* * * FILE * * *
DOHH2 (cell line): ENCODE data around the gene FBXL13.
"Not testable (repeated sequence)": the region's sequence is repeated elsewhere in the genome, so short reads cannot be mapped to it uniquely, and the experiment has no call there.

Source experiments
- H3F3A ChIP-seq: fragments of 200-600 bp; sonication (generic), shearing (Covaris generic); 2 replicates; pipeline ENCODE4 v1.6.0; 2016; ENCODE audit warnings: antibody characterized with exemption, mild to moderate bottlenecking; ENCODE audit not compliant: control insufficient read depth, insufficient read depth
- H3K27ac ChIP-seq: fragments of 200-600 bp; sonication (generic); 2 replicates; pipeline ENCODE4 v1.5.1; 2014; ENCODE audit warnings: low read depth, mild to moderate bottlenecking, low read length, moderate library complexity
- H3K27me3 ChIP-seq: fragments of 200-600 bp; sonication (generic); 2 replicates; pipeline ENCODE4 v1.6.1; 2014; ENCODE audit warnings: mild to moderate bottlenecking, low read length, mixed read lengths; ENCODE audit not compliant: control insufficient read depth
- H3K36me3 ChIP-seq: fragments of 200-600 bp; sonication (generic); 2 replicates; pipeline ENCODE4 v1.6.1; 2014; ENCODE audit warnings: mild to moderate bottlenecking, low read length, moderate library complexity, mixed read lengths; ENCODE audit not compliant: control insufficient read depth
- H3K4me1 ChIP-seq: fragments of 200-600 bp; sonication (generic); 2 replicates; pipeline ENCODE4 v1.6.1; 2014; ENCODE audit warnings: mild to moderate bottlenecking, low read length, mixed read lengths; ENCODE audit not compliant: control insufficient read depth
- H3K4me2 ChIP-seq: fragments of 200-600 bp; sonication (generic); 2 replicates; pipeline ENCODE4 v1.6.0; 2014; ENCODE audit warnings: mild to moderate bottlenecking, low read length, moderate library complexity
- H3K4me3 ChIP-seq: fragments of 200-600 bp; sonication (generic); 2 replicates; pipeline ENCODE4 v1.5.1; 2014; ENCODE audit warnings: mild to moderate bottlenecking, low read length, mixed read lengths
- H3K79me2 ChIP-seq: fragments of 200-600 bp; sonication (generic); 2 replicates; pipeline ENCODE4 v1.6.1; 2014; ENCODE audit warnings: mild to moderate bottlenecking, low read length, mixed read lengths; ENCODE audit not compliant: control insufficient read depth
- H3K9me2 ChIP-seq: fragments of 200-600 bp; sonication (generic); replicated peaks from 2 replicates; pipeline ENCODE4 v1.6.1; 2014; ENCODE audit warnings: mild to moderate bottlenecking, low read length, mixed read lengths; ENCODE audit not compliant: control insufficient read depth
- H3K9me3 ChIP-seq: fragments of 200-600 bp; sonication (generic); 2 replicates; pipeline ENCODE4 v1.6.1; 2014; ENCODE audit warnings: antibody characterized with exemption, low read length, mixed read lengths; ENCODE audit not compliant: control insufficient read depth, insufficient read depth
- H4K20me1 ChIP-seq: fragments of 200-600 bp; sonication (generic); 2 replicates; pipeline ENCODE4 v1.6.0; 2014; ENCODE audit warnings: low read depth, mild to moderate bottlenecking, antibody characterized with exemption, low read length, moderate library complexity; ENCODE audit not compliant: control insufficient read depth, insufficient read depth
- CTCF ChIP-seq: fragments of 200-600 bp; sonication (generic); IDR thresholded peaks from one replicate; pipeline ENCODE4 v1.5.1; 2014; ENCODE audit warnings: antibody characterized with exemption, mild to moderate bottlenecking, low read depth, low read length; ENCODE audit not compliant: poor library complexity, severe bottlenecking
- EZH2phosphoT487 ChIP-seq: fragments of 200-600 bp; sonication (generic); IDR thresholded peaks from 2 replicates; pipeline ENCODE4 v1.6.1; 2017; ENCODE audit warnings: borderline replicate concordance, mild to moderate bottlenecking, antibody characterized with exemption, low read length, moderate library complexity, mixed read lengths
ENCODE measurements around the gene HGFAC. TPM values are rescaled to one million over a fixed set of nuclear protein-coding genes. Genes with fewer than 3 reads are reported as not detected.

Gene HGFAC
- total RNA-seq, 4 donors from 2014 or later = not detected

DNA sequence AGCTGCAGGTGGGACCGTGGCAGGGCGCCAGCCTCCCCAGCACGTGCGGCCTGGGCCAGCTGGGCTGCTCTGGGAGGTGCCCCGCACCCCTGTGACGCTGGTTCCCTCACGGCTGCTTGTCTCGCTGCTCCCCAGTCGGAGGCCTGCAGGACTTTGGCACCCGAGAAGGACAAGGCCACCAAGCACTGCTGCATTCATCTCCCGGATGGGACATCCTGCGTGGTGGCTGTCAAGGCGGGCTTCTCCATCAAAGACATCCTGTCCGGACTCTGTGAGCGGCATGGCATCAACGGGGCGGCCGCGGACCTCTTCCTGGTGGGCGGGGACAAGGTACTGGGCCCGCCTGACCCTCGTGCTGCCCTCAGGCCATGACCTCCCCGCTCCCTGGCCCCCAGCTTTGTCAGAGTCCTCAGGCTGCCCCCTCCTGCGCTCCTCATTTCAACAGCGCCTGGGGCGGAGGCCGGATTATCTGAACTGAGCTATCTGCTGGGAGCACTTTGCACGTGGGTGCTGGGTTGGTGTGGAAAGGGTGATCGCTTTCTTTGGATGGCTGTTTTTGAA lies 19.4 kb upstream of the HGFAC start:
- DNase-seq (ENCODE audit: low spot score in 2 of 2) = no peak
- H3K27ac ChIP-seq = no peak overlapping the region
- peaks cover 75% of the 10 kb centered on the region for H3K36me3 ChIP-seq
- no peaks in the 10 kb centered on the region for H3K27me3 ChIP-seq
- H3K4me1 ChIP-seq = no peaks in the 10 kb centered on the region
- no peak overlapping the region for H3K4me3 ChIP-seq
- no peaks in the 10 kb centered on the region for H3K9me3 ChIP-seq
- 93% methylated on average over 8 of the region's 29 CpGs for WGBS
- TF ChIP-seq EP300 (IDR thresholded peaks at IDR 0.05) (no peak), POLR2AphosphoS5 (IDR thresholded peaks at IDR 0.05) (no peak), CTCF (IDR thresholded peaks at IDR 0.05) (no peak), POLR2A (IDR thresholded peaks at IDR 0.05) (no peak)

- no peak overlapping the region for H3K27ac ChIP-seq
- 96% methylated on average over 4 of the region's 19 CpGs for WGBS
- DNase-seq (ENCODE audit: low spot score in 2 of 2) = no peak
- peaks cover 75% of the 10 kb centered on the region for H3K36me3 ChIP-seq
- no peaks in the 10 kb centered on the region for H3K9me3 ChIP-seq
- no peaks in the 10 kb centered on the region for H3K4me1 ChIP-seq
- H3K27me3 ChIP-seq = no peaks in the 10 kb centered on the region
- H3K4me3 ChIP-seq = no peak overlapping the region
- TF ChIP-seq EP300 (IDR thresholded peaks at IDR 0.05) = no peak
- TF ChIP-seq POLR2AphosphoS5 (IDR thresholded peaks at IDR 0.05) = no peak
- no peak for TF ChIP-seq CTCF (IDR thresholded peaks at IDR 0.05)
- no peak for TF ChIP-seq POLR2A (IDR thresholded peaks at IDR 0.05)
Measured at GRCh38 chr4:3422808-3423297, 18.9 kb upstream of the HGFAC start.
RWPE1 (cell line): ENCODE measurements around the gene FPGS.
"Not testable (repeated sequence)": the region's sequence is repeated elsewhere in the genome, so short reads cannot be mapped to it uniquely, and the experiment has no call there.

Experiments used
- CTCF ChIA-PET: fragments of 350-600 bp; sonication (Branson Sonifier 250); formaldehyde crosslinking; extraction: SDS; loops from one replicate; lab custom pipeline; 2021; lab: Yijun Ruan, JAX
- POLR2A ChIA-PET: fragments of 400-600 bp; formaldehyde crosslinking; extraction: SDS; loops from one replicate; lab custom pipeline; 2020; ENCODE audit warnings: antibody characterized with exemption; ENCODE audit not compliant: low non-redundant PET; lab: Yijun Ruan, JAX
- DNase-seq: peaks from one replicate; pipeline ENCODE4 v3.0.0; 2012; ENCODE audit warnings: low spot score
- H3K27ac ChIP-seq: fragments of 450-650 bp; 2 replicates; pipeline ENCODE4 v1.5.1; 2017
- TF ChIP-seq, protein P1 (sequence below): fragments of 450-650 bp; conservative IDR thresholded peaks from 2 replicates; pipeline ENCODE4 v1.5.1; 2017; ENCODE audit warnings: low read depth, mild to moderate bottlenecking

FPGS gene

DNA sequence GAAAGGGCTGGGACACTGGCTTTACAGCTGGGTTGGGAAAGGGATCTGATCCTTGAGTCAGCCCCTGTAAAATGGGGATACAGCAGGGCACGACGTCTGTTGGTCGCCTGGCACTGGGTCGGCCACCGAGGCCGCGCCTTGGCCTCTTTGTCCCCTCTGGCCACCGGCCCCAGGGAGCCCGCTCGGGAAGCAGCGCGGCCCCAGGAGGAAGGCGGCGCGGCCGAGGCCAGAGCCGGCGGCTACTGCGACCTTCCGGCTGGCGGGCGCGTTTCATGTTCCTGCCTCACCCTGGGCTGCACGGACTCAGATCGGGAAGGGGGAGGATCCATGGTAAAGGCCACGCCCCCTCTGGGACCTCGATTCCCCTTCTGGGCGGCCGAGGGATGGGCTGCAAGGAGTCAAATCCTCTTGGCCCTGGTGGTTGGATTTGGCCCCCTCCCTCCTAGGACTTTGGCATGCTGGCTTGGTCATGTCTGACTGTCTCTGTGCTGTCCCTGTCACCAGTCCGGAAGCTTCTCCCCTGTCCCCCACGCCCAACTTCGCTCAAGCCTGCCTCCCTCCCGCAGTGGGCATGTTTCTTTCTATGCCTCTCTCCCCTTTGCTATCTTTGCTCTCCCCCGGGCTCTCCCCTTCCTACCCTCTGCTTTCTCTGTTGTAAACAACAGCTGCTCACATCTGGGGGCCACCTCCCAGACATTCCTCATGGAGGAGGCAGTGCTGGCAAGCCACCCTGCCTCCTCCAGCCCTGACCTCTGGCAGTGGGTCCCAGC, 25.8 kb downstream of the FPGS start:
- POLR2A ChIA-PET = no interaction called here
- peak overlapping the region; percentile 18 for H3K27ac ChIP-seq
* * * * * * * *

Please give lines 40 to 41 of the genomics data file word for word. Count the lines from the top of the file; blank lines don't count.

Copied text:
- no peak for TF ChIP-seq CTCF (IDR thresholded peaks at IDR 0.05)
- no peak for TF ChIP-seq POLR2A (IDR thresholded peaks at IDR 0.05)